Camera Trapping for Wildlife Surveys in China

Camera trapping, the technology for capturing animals on film without the researcher in the field, is dramatically increased throughout the world in recent decades (see the book Camera Traps in Animal Ecology: Methods and Analyses). China, one of the most important biodiversity hotspots, also initiated a series of camera trapping projects since the 1990s to survey the wildlife. In November 2014, Biodiversity Science, a top journal of biodiversity conservation in Chinese, published a special issue to review the camera trapping researches in China.

Studies in this special issue covered a wide range of vegetation habitats, including the boreal forests, deciduous to evergreen forests, tropical rainforests, and even the desert, gobi, and tundra. In these studies, researchers published numerous new records in their provinces, or re-discovered species that were not recorded in recent 20-30 years. Some notable species in China, such as the giant panda Ailuropoda melanoleuca, tiger Panthera tigris, and snow leopard Uncia uncia, were also reported. Additionally, researchers had collected hundreds of thousands of valuable photos that were digitally deposited in CameraData, a network for wildlife diversity monitoring in China. To date, CameraData has more than 656,000 photographs uploaded from 37 research sites. The number of photos in this database is still quickly increasing, probably more than 200,000 per year.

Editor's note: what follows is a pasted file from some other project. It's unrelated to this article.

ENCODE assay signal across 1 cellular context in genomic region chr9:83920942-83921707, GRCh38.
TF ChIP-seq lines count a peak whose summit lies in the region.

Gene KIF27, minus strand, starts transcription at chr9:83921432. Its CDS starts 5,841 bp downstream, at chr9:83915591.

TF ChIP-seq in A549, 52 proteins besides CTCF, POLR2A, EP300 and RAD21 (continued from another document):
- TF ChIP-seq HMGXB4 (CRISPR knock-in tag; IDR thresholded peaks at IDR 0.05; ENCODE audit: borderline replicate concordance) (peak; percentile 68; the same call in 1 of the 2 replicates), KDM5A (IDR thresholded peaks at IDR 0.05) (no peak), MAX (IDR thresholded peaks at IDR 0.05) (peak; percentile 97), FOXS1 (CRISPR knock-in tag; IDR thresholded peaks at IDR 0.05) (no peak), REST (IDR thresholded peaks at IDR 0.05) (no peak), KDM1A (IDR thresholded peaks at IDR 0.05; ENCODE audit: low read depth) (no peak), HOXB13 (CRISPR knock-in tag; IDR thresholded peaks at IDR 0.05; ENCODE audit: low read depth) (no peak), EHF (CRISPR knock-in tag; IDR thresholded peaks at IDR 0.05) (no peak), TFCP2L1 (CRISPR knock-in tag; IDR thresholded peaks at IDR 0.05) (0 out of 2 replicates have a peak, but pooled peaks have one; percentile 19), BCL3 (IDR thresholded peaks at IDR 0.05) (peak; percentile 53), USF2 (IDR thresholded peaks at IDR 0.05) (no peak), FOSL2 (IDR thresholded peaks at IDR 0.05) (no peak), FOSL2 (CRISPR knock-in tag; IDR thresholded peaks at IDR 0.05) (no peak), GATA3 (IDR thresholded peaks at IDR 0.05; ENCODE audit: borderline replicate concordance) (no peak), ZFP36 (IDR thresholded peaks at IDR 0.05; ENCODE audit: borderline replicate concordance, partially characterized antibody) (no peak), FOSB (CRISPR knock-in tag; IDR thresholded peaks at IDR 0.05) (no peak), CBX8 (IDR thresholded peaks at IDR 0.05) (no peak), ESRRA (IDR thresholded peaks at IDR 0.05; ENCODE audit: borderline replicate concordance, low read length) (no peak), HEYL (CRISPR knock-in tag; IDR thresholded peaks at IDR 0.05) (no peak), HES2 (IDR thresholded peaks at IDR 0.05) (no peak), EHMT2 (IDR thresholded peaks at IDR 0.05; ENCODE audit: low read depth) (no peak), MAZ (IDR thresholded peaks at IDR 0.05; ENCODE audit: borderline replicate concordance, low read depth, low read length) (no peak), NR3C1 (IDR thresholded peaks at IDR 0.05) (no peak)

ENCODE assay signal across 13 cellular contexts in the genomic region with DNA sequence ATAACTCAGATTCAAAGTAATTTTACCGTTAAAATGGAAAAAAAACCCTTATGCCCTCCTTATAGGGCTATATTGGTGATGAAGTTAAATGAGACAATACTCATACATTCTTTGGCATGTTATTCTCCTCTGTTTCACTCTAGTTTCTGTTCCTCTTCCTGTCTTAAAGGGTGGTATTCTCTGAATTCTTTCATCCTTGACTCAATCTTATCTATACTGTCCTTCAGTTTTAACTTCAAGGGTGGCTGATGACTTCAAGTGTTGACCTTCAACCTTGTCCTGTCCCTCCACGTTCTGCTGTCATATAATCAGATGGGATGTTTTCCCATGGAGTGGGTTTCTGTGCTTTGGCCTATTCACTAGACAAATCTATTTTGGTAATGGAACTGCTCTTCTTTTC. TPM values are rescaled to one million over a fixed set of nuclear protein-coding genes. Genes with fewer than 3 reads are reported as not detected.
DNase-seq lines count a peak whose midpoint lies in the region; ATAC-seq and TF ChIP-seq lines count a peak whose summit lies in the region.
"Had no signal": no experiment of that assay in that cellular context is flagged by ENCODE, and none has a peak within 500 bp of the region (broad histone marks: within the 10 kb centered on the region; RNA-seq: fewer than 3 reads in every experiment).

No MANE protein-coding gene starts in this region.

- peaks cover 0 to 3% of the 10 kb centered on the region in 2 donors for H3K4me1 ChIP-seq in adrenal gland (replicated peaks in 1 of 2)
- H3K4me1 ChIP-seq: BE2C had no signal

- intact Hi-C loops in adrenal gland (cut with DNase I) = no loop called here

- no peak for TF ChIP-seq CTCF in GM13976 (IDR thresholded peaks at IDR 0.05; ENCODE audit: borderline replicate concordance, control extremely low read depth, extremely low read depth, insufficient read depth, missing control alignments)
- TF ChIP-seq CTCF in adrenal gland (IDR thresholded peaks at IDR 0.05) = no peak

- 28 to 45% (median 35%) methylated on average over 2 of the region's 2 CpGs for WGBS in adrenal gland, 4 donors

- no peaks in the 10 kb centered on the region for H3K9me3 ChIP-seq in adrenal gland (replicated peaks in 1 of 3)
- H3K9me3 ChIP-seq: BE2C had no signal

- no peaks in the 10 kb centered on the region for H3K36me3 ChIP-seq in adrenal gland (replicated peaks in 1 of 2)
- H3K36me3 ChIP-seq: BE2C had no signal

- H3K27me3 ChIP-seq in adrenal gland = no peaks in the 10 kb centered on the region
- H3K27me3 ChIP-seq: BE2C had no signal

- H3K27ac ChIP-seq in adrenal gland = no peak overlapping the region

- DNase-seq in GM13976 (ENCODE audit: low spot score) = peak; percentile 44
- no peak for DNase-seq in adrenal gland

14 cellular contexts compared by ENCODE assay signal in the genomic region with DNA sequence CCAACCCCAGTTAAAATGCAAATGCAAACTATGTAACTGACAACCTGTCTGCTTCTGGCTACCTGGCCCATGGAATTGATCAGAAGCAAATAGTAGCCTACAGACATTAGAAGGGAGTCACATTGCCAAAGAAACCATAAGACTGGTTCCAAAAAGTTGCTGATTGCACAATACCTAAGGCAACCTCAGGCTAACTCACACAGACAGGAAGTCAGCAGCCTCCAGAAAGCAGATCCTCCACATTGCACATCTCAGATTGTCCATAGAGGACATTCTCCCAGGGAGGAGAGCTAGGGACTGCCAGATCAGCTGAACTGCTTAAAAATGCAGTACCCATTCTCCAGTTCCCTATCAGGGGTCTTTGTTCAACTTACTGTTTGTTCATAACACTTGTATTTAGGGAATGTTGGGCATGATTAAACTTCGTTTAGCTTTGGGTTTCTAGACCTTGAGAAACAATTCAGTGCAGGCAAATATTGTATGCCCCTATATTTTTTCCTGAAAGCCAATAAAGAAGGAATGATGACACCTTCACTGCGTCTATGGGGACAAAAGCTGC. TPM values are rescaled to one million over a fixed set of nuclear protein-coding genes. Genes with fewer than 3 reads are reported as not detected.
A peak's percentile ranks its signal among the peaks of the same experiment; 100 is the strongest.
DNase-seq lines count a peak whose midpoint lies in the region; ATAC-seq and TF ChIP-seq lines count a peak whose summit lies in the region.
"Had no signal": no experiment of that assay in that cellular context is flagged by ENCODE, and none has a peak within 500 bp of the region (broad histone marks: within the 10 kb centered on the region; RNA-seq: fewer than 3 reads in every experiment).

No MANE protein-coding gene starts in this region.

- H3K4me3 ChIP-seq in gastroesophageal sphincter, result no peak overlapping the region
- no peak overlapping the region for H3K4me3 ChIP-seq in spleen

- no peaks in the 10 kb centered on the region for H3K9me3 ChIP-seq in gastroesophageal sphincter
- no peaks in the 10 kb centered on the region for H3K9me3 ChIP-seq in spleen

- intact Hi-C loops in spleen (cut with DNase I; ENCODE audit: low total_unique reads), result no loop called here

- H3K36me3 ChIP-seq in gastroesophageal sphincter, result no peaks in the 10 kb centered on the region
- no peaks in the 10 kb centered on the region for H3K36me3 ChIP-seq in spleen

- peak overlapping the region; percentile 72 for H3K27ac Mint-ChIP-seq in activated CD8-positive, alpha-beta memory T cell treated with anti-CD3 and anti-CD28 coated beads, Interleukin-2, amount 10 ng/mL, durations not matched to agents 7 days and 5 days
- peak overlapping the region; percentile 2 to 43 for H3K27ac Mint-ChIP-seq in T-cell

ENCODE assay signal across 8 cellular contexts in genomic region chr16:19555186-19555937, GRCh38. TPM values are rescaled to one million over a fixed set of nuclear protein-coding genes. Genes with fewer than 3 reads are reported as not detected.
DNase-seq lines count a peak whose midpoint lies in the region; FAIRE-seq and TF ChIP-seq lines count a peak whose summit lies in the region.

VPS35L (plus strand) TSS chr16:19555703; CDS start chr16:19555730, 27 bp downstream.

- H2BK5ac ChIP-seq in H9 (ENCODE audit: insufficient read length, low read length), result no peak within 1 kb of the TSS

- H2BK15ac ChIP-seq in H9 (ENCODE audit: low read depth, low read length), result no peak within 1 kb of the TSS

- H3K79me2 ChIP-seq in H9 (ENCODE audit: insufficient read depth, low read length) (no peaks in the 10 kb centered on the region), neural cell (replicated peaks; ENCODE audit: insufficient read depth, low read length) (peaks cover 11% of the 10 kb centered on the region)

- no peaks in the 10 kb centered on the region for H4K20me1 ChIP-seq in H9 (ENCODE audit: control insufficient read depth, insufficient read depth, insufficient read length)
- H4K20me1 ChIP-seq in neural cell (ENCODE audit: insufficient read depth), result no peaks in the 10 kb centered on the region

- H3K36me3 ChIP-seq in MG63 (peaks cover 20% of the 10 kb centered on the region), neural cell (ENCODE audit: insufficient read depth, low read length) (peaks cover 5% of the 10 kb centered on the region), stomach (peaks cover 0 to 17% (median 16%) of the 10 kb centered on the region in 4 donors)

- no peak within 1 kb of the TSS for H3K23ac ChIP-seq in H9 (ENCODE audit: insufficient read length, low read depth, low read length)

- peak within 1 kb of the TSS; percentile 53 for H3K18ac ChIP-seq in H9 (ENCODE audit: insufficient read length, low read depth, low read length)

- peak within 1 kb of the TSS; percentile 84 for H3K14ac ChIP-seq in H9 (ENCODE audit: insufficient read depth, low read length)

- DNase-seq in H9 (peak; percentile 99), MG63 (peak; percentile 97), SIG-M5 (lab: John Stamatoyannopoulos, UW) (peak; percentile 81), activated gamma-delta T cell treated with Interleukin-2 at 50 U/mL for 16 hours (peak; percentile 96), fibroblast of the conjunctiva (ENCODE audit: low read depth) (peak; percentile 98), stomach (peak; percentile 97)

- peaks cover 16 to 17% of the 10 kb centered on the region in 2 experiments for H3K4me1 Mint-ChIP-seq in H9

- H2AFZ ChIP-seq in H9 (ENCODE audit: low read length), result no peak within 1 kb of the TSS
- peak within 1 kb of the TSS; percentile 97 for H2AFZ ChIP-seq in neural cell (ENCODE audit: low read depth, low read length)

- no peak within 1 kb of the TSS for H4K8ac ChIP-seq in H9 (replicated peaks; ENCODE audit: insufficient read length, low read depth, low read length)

Below is the list of articles published in this special issue, including four review articles, eight research articles and 16 catalogue reports – I contributed a catalogue report and co-authored a research article. All 30 articles are open accessed for free download (click the link of each article).



Editorial

Review

Research Article

Catalogue Report

Catalogue Report (Forest Dynamics Plots)

Xingfeng Si /
Published under (CC) BY-NC-SA in categories academic  tagged with Biodiversity  CameraData  camera traps  conservation  ecological modelling  spatial distribution  species identify  wildlife monitoring